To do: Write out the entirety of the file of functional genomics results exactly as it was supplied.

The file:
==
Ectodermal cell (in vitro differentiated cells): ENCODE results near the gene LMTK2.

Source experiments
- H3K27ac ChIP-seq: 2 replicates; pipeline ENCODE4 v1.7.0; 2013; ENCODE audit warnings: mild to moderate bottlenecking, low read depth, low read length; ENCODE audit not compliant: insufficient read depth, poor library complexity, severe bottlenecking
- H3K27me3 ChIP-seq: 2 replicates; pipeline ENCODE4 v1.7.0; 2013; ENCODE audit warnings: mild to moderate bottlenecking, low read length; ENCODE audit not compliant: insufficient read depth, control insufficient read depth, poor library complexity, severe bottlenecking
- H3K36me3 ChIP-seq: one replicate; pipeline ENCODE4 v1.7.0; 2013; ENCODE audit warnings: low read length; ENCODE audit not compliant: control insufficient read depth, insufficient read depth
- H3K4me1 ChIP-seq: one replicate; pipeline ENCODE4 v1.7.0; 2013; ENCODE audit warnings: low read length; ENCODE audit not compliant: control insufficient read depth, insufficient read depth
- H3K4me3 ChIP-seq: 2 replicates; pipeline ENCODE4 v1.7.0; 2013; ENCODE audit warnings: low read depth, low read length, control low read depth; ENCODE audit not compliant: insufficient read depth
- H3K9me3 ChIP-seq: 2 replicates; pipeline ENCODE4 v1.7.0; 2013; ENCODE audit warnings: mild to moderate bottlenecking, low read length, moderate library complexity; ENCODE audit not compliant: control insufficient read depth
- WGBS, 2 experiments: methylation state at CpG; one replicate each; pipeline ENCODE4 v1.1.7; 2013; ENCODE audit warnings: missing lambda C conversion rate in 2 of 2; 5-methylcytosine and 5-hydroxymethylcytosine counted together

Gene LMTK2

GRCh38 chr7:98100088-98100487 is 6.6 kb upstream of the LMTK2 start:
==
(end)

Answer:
Ectodermal cell (in vitro differentiated cells): ENCODE results near the gene LMTK2.

Source experiments
- H3K27ac ChIP-seq: 2 replicates; pipeline ENCODE4 v1.7.0; 2013; ENCODE audit warnings: mild to moderate bottlenecking, low read depth, low read length; ENCODE audit not compliant: insufficient read depth, poor library complexity, severe bottlenecking
- H3K27me3 ChIP-seq: 2 replicates; pipeline ENCODE4 v1.7.0; 2013; ENCODE audit warnings: mild to moderate bottlenecking, low read length; ENCODE audit not compliant: insufficient read depth, control insufficient read depth, poor library complexity, severe bottlenecking
- H3K36me3 ChIP-seq: one replicate; pipeline ENCODE4 v1.7.0; 2013; ENCODE audit warnings: low read length; ENCODE audit not compliant: control insufficient read depth, insufficient read depth
- H3K4me1 ChIP-seq: one replicate; pipeline ENCODE4 v1.7.0; 2013; ENCODE audit warnings: low read length; ENCODE audit not compliant: control insufficient read depth, insufficient read depth
- H3K4me3 ChIP-seq: 2 replicates; pipeline ENCODE4 v1.7.0; 2013; ENCODE audit warnings: low read depth, low read length, control low read depth; ENCODE audit not compliant: insufficient read depth
- H3K9me3 ChIP-seq: 2 replicates; pipeline ENCODE4 v1.7.0; 2013; ENCODE audit warnings: mild to moderate bottlenecking, low read length, moderate library complexity; ENCODE audit not compliant: control insufficient read depth
- WGBS, 2 experiments: methylation state at CpG; one replicate each; pipeline ENCODE4 v1.1.7; 2013; ENCODE audit warnings: missing lambda C conversion rate in 2 of 2; 5-methylcytosine and 5-hydroxymethylcytosine counted together

Gene LMTK2

GRCh38 chr7:98100088-98100487 is 6.6 kb upstream of the LMTK2 start: